[FIGURE 2 OMITTED]
The share of fish prey in catfish diets increased with catfish size, albeit it was somewhat lower in the largest catfish compared to the 65-79 cm length group, while the share of invertebrates decreased (Table 2). Gobiids, especially round and monkey gobies, were the most important fish prey in the smallest catfish. The proportion of roach in the diet increased with catfish size, and was the dominant prey species in the largest catfish. Perch was a very important prey for the 65-79 cm length group, and to a lesser degree for the smaller length group (< 65 cm). Although its overall importance is comparatively low, Prussian carp also becomes more frequently encountered with increasing size of catfish. All other prey items seem to be occasional in catfish diet.
The length of fish prey in catfish diet varied from 3.0 to 29.0 cm with an average length of 9.6 [+ or -] 0.3 cm; the average length of roach was 12.0 [+ or -] 0.5 cm and that of perch was 9.4 [+ or -] 0.5 cm. The average number of fish prey in the stomachs was 3.2 [+ or -] 0.4 fish. The predatorprey fish length relationship was y = 0.196x-5.597, ([R.sup.2] = 0.51, P < 0.001) (Fig. 2); for roach prey: y = 0.189x-4.142 ([R.sup.2] = 0.46, P < 0.001); for perch prey: y = 0.162x-2.534 ([R.sup.2] = 0.51, P < 0.001).
In total, 34.1 % of pikeperch stomachs were empty. Twenty one food items, which included 18 fish species, zebra mussel, and debris of aquatic vegetation including water caltrop, Trapa natans, fruits were identified in pikeperch gut contents. Fish remains significantly exceeded all other food items (Table 3). Perch was the most frequently encountered prey type in pikeperch diets, followed by roach, monkey goby, and conspecific juveniles. By number, perch (23.8 %), roach (22.4 %), and monkey goby (11.2 %) significantly exceeded other species, while roach and perch were the most important by weight (54.8 % and 18.4 %, respectively).
The smallest pikeperch consumed mainly perch and monkey goby, and the share of perch and gobiids in the gut content decreased with pikeperch size, while the share of roach increased. An increase in frequency of occurrence of conspecific juveniles is observed from smaller to larger length groups of pikeperch, being almost identical in the two largest length groups. Small pikeperch become the third prey by number and frequency of occurrence, after roach and perch, in the largest pikeperch length groups.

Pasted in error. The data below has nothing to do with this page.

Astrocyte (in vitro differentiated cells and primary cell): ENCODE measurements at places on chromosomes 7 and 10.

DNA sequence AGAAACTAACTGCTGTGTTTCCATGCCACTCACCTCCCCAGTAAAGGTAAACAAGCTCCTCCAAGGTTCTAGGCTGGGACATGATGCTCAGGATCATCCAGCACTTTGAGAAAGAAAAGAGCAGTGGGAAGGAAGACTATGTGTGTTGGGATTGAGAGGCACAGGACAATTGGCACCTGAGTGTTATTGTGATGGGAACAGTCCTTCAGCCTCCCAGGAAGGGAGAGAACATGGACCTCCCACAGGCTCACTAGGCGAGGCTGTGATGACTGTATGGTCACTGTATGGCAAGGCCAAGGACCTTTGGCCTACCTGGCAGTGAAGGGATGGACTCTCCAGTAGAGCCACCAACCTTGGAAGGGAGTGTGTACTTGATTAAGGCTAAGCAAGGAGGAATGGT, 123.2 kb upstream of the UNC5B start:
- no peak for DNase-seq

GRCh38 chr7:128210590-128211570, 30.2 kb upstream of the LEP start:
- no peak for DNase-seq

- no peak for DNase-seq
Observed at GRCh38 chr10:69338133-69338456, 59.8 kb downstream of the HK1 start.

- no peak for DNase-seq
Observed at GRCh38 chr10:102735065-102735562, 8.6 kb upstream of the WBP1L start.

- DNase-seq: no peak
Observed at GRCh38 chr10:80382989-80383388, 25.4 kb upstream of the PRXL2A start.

The length of fish prey in pikeperch diet ranged from 4.0 to 25.0 cm, with an average length of 9.0 [+ or -] 0.3 cm; the average length of roach was 11.3 [+ or -] 0.5 cm and that of perch was 8.5 [+ or -] 0.3 cm. The average number of fish prey in pikeperch stomachs was 1.6 [+ or -] 0.1 fish. The predator-prey fish length relationship was y = 0.206x + 0.837, ([R.sup.2] = 0.37, P < 0.001) (Fig. 2); for roach prey: y = 0.244x + 0.411 ([R.sup.2] = 0.46, P < 0.001); for perch prey: y = 0.189x-1.583 ([R.sup.2] = 0.54, P < 0.001).
[FIGURE 3 OMITTED]
Altogether, 44.8 % of perch stomachs were empty. Twenty eight food items were recorded in perch diet (Table 4), which included 12 fish species, fish eggs, 14 invertebrate taxa, and plant debris. However, fish items, among which monkey goby was the most important, significantly exceeded all other taxa. The second and third prey by weight after monkey goby (38.1 %) were juvenile roach and perch (13.3 % and 11.5 %, respectively), but the most important prey by number were monkey goby (37.2 %), gastropods (9.2 %), and leeches (7.6 %).
The importance of monkey goby is the highest in the length group 20-24 cm, and slightly decreases in importance for larger perch. The share of leeches is the highest in the smallest perch group, and leeches virtually disappear from the perch diet in two largest length groups. At the same time, there is an increase in the importance of roach, conspecific juveniles, and zebra mussel with increasing perch sizes.
The length of fish prey in perch diets ranged from 1.0 to 11.2 cm, with an average length of 1.9 [+ or -] 0.2 cm. The average number of fish prey in perch stomachs was 1.5 [+ or -] 0.1. The predator-prey fish length relationship was y = 0.096x-0.258, ([R.sup.2] = 0.05, P = 0.031) (Fig. 2); for monkey goby prey: y = 0.018x + 1.351 ([R.sup.2] = 0.005, P > 0.05).
Comparison of prey sizes
No significant difference was observed between the average sizes of fish prey in the stomachs of pikeperch and European catfish (t-test, P > 0.05) (Fig. 3). There were however significant differences between all other pairs of piscivorous species (t-test, P < 0.001). As for individual species, no significant differences were observed between the average sizes of roach prey in the stomachs of all examined piscivores (t-test, P > 0.05), while the average length of perch prey somewhat differed between pikeperch and pike (t-test, P = 0.015) and between catfish and pike (t-test, P = 0.045), but not between pikeperch and catfish (t-test, P > 0.05).